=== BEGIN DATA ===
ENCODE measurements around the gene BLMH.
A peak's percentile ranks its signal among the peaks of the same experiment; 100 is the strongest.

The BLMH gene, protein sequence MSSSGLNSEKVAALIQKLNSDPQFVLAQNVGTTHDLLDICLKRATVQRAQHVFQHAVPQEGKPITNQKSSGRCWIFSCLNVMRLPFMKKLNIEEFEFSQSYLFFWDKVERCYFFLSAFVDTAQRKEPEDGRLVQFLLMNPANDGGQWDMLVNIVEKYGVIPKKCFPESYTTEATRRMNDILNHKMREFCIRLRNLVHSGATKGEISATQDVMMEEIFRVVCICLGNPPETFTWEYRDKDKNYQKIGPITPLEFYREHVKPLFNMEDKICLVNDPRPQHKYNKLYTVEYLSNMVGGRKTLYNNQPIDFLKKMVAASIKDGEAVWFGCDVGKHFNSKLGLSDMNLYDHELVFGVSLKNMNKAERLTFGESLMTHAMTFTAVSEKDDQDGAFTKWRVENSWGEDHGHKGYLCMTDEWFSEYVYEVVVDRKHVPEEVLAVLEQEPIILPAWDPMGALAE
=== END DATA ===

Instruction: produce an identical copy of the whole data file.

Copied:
ENCODE measurements around the gene BLMH.
A peak's percentile ranks its signal among the peaks of the same experiment; 100 is the strongest.

The BLMH gene, protein sequence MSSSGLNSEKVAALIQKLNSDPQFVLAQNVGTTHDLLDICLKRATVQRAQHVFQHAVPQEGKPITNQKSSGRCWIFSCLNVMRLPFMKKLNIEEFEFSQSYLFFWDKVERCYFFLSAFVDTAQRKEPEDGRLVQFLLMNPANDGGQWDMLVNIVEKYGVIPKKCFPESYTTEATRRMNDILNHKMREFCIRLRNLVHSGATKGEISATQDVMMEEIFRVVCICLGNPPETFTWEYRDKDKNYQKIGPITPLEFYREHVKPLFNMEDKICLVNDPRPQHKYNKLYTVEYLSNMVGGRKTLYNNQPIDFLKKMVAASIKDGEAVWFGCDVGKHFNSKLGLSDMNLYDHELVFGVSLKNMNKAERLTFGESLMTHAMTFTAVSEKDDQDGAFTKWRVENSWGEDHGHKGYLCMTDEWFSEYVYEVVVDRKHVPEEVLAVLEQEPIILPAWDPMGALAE